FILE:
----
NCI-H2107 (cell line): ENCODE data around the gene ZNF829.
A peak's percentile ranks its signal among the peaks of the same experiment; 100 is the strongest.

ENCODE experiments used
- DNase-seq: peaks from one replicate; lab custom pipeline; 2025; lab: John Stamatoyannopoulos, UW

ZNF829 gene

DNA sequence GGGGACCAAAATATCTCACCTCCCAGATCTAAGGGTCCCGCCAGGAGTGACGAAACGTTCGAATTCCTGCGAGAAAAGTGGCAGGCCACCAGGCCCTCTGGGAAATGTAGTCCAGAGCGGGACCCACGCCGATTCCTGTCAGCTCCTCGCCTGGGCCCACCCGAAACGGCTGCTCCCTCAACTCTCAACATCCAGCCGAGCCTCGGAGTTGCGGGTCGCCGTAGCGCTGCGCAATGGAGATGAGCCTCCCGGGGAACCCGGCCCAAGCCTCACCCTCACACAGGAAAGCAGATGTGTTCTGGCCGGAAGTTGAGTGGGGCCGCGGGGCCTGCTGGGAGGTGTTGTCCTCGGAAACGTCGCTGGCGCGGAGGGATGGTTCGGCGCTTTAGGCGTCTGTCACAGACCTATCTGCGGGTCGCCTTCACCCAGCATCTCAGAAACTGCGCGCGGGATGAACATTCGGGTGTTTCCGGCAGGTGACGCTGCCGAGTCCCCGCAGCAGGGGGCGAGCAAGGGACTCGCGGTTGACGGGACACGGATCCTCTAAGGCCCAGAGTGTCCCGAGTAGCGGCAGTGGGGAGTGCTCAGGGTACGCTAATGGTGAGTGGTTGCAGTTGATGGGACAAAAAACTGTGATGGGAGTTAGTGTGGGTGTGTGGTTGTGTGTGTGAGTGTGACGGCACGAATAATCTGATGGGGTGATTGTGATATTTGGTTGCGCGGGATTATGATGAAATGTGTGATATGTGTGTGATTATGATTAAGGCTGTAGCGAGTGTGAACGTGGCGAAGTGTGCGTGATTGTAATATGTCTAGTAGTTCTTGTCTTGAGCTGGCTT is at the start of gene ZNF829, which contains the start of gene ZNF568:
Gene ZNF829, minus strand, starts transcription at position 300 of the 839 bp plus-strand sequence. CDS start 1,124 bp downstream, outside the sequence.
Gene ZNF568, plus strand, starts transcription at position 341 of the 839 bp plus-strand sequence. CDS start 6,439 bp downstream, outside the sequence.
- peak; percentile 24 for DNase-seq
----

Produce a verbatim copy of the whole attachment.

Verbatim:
NCI-H2107 (cell line): ENCODE data around the gene ZNF829.
A peak's percentile ranks its signal among the peaks of the same experiment; 100 is the strongest.

ENCODE experiments used
- DNase-seq: peaks from one replicate; lab custom pipeline; 2025; lab: John Stamatoyannopoulos, UW

ZNF829 gene

DNA sequence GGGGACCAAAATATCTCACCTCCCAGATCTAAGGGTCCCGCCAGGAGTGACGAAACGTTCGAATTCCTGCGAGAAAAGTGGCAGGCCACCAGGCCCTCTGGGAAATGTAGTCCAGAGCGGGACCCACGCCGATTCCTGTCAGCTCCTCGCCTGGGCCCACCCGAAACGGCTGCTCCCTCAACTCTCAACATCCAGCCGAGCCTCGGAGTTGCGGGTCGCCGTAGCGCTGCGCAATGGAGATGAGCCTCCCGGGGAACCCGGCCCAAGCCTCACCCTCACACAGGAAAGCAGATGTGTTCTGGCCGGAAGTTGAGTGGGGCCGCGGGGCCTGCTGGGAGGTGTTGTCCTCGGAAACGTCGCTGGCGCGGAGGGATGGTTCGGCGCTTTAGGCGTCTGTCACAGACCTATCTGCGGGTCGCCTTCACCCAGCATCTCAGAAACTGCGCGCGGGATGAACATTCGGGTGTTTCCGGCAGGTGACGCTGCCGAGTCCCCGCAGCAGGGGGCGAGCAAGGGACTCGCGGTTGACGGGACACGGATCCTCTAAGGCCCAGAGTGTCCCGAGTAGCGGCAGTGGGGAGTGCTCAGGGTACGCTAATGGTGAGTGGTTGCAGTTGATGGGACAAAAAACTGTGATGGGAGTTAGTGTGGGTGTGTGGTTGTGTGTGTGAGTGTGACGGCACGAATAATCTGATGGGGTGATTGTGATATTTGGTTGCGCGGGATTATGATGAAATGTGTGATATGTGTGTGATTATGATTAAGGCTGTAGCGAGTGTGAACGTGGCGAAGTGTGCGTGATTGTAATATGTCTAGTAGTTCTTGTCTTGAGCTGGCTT is at the start of gene ZNF829, which contains the start of gene ZNF568:
Gene ZNF829, minus strand, starts transcription at position 300 of the 839 bp plus-strand sequence. CDS start 1,124 bp downstream, outside the sequence.
Gene ZNF568, plus strand, starts transcription at position 341 of the 839 bp plus-strand sequence. CDS start 6,439 bp downstream, outside the sequence.
- peak; percentile 24 for DNase-seq